Raytheon Co. recently received a $14.9 million contract from the United States Air Force Research Laboratory and the Office of the Secretary of Defense to further enhance its process for fabricating discrete devices and monolithic integrated circuits (ICs) based on gallium-nitride (GaN) semiconductor materials. These wide-bandgap materials are capable of producing high signal power levels at microwave through millimeter-wave frequencies with relatively high efficiency.
The new contract agreement follows a previous GaN Title III contract, completed in 2013, with the additional investment intended to improve performance, reliability, and yield of the high-power microwave semiconductors. The high-power GaN devices are used in a wide range of defense circuits and systems, including radars as well as the U.S. Navy’s Air and Missile Defense Radar and Next Generation Jammer.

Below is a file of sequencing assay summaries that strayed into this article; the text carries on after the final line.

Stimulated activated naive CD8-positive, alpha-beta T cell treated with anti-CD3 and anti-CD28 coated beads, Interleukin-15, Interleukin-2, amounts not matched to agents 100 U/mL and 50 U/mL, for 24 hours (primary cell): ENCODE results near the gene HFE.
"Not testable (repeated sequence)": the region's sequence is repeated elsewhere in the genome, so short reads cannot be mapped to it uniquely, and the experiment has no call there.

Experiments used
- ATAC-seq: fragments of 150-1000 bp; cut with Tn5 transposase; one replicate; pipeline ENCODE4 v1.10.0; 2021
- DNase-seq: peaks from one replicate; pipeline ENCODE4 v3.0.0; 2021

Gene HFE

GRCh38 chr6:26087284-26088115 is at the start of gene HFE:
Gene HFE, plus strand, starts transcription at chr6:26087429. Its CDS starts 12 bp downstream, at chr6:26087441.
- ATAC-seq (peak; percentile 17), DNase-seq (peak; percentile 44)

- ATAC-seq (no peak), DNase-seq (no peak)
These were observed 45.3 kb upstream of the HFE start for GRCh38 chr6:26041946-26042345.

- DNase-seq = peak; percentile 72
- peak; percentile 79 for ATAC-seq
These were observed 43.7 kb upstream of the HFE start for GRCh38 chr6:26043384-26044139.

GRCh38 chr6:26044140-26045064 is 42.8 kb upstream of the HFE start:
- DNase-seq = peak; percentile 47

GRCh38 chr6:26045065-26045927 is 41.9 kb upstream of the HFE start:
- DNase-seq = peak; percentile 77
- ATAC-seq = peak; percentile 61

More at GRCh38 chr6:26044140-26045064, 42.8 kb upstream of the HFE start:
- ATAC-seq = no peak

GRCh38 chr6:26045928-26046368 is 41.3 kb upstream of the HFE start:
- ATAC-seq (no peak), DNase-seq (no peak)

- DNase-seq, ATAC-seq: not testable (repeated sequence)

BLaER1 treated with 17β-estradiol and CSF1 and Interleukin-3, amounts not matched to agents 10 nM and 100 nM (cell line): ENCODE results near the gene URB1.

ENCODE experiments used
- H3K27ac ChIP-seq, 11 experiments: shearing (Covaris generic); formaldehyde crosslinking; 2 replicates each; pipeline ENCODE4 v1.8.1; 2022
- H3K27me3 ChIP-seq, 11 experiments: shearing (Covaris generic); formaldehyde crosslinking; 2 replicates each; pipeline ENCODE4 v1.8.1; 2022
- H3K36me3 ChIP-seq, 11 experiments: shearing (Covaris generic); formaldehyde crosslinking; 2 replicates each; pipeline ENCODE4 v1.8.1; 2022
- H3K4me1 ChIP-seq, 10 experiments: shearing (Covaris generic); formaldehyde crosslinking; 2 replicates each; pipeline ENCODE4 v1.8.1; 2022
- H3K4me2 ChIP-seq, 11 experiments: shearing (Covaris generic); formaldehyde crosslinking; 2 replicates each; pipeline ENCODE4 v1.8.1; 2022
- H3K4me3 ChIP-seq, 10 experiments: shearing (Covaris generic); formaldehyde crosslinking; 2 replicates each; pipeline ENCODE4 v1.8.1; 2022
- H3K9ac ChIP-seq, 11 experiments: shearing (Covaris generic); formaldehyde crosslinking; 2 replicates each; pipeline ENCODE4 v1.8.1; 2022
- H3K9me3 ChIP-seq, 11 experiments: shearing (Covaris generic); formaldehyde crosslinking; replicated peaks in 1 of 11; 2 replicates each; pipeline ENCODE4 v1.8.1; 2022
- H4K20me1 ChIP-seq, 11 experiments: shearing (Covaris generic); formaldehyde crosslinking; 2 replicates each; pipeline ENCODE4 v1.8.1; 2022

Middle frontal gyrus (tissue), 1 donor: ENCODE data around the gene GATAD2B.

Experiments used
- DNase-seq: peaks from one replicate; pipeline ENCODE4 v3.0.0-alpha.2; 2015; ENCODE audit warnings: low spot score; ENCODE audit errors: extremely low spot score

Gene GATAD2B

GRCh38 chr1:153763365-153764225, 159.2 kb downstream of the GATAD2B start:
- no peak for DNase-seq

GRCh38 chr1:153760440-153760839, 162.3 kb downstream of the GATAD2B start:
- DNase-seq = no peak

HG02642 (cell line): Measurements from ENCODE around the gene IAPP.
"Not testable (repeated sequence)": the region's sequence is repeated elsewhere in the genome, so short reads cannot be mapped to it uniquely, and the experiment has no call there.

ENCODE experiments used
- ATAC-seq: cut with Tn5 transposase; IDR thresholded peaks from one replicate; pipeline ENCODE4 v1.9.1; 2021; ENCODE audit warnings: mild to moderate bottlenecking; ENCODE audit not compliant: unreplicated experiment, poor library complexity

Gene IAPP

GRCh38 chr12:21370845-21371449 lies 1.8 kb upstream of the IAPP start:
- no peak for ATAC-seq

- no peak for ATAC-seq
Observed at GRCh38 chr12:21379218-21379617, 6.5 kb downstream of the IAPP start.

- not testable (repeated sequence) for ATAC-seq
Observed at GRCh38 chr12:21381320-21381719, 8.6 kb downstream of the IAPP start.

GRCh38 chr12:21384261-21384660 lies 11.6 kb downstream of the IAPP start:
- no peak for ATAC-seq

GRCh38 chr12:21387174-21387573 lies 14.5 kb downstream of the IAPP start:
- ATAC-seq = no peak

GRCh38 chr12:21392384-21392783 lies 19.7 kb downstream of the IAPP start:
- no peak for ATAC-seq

Colin Whelan, vice president of advanced technology in Raytheon's Integrated Defense Systems business unit, explains: “We have only scratched the surface when it comes to harnessing the game-changing power that gallium nitride technology can bring to military applications.” For the progress that the new contract allows, he notes: “This contract will build on the 17-year, $200-plus million investment Raytheon has made in maturing GaN. Over the next two years, we will further refine our GaN process to push the limits of radio frequency performance while maintaining or increasing yield and reliability.”
The first demonstrator of this technology will be incorporated into Raytheon Space and Airborne Systems' Next Generation Jammer program, which is scheduled for low-rate initial production in 2018.